Audrey Gruss has no problem talking about her mother’s depression — even to a large audience in a ballroom at an elegant hotel in Palm Beach, where everything and everyone looks so refined and polished. She speaks candidly – not as a victim but as a daughter. It is her way of taking at swipe at the stigma that still stifles families who need help.
“Hope is a very important word. It is also my mother’s name,” Audrey told a crowd at a fund-raising luncheon at The Breaker’s Hotel last Friday. Thirty five years ago Audrey’s’ mother had a “nervous breakdown.” She went away to a hospital. The doctors told the family very little about their mother’s condition.
“That was an era when cancer was thought to be contagious,” she said. “Patients weren’t told very much.”
Over the years her mother tried medications. “At certain time she was balanced but not totally.” Five years ago, Audrey’s mother died. About the same time Audrey became interested in the work of Dr. Jaak Panksepp, an Estonian born psychologist and neuroscientist who coined the term “affective neuroscience” – the study of the neural mechanisms of emotion.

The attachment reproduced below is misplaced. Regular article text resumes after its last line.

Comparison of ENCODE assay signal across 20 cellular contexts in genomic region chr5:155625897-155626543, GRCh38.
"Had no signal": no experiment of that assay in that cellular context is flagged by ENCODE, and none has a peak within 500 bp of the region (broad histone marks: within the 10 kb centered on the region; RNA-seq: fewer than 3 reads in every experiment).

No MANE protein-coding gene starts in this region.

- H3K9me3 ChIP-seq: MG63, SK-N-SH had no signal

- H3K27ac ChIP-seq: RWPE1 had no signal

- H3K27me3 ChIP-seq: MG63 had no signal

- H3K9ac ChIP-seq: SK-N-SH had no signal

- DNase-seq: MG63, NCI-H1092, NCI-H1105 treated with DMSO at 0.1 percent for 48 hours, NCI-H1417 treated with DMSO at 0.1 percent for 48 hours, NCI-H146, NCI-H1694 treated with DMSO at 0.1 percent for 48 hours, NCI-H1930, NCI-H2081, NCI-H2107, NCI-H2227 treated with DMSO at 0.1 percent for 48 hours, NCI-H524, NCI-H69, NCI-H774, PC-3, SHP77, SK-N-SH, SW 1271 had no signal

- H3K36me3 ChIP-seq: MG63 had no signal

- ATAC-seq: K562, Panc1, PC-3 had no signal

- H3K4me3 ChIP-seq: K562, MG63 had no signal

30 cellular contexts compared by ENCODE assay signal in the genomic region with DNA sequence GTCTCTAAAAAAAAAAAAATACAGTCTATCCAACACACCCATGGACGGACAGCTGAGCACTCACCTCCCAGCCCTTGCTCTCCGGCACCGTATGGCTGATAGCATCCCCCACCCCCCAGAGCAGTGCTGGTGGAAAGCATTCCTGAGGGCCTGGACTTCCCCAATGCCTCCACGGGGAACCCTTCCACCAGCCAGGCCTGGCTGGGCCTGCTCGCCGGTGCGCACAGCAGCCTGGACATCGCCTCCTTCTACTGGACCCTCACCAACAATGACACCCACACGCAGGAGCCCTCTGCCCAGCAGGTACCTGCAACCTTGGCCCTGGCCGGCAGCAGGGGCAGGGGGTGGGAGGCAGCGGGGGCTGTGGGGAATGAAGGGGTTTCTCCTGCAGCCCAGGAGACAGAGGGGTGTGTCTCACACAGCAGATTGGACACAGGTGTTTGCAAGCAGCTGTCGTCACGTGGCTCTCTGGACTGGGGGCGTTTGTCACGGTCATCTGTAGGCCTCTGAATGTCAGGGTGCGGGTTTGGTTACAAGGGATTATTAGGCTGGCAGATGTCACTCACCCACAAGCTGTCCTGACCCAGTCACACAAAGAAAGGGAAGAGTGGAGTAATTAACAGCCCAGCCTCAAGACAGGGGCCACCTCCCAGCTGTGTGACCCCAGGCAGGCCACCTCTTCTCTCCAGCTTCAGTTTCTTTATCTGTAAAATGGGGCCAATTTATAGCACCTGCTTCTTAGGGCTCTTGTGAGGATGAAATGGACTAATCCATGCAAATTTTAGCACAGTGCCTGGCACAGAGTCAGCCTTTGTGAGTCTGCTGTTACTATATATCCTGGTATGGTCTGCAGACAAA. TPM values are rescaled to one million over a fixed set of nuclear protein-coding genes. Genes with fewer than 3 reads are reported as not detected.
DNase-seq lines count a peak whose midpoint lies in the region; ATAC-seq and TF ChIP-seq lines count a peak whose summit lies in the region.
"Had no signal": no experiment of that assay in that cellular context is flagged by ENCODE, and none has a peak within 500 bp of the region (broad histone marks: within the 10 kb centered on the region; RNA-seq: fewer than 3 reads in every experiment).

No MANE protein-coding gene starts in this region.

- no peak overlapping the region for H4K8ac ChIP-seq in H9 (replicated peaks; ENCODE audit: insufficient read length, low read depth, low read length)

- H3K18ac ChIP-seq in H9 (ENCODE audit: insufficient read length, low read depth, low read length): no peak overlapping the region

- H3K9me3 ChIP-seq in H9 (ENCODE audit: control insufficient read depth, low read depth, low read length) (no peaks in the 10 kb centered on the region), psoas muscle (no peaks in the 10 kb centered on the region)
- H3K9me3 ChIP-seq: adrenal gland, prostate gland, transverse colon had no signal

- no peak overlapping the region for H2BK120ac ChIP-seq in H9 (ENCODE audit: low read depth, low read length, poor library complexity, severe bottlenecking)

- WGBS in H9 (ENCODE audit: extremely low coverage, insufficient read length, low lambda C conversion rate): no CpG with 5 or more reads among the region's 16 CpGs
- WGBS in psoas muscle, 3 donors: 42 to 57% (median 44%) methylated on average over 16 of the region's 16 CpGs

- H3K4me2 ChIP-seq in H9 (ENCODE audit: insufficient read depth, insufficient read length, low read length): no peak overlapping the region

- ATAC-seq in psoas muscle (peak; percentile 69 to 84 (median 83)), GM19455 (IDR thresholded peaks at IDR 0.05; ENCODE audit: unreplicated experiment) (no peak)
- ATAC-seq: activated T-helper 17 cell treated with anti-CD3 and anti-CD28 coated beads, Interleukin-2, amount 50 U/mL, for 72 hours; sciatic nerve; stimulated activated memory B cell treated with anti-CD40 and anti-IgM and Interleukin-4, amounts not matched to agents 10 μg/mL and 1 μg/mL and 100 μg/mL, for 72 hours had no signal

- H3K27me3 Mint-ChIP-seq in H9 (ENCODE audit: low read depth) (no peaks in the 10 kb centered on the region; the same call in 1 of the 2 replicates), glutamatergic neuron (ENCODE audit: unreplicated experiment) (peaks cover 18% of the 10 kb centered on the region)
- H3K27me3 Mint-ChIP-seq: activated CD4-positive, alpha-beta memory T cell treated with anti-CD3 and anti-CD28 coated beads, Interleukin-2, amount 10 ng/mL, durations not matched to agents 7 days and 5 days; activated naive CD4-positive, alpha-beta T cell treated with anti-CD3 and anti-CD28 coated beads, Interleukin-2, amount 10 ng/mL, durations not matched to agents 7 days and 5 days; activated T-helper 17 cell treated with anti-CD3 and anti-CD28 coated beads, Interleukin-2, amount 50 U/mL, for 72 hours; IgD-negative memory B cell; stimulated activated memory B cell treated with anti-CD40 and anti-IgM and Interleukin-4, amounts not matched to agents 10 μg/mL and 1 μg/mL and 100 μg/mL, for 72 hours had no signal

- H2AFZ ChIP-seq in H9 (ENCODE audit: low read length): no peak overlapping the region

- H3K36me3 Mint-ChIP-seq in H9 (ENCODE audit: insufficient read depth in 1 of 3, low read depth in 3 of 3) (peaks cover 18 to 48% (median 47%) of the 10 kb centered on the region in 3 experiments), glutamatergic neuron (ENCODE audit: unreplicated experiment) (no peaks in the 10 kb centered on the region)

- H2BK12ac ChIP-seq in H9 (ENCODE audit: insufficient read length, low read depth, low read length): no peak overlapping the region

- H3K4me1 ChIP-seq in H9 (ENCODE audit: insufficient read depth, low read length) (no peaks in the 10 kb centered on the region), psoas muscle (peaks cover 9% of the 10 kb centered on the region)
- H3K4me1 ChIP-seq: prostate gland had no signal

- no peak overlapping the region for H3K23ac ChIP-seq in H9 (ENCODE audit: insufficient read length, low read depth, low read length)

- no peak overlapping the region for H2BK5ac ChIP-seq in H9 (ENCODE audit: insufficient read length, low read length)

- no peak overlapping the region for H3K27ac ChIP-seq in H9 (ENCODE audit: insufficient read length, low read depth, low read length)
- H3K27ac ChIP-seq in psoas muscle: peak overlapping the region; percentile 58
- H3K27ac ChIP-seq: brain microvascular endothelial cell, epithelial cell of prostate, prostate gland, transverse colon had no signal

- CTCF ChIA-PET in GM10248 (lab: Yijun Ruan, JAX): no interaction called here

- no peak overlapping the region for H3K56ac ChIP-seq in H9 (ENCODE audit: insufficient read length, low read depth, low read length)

To anyone who has depression, affective neuroscience is common sense. Of course emotions are related to activity in our brains. We might not be able to tell you how emotions affect our hypothalamus, cingulate cortex and hippocampi but we know there is something going on up there and it is not good.